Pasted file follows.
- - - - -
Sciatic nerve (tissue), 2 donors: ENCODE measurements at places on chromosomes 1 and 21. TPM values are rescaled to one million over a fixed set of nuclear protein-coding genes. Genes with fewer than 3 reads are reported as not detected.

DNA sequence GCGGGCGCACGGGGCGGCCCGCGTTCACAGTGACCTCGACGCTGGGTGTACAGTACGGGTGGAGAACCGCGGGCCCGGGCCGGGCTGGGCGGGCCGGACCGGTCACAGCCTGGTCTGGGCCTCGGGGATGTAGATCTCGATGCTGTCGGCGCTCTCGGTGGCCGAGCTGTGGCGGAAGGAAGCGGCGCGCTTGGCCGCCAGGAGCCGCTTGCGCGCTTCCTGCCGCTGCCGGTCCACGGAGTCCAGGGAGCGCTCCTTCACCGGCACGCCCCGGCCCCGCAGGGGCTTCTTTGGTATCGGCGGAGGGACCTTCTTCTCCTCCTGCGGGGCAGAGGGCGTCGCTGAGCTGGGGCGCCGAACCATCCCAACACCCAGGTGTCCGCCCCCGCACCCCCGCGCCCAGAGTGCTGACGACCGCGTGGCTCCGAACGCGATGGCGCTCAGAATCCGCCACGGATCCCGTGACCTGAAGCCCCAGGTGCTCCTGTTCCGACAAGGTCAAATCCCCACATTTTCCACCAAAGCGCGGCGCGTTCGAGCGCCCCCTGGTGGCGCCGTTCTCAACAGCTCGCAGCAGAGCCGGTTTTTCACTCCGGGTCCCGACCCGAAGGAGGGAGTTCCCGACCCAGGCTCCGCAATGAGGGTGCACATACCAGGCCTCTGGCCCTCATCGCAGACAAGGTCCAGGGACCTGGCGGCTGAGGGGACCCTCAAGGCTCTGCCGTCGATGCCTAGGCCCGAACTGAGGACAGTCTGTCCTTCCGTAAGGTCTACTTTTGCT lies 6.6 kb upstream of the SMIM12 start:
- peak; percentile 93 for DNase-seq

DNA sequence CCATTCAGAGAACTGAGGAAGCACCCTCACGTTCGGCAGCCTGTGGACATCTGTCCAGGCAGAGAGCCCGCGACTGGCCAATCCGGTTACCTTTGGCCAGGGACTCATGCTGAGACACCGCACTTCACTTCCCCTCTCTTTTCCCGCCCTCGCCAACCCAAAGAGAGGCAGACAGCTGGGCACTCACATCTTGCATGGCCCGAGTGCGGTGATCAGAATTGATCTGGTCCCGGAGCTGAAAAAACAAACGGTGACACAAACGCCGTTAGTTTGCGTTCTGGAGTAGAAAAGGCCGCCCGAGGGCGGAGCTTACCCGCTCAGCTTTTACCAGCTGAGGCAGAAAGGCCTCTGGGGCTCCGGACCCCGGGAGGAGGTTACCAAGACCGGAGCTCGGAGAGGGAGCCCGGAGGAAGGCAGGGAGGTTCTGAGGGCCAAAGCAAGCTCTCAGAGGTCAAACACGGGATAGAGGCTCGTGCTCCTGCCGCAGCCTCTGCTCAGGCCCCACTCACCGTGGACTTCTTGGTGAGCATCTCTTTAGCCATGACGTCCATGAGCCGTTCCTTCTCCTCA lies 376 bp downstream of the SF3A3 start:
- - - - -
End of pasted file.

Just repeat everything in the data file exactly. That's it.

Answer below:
Sciatic nerve (tissue), 2 donors: ENCODE measurements at places on chromosomes 1 and 21. TPM values are rescaled to one million over a fixed set of nuclear protein-coding genes. Genes with fewer than 3 reads are reported as not detected.

DNA sequence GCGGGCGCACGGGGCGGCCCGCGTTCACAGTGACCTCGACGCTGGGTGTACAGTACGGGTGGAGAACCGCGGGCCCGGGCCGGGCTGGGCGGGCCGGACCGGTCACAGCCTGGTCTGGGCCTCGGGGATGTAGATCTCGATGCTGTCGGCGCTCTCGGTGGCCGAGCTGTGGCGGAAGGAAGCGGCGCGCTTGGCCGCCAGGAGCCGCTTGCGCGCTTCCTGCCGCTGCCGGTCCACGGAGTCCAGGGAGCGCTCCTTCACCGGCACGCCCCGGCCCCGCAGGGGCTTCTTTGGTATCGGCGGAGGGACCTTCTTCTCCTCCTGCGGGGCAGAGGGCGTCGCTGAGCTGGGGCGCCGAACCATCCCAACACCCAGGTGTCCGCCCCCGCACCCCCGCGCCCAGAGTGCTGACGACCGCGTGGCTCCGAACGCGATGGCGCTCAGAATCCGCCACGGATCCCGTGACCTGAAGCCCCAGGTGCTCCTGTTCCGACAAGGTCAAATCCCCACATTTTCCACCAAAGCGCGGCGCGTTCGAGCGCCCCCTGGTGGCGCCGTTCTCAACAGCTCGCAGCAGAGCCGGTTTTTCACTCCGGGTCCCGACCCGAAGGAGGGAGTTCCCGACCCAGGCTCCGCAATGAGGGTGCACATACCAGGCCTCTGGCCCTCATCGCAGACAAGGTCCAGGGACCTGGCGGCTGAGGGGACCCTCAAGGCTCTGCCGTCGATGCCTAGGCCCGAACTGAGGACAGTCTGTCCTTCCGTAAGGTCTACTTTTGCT lies 6.6 kb upstream of the SMIM12 start:
- peak; percentile 93 for DNase-seq

DNA sequence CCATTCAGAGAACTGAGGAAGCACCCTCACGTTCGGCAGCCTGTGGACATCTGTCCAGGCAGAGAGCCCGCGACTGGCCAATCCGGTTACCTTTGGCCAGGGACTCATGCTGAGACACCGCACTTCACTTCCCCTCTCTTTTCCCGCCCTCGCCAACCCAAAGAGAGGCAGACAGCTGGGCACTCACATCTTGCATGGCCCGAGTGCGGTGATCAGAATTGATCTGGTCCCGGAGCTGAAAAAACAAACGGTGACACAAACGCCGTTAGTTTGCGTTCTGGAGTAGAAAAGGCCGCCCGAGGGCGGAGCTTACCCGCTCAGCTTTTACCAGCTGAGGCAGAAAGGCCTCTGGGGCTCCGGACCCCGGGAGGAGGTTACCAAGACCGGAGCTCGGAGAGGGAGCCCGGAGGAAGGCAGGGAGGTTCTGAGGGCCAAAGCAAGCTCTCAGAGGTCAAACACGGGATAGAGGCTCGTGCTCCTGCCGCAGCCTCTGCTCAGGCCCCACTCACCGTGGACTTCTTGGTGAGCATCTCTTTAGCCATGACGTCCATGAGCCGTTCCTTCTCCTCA lies 376 bp downstream of the SF3A3 start: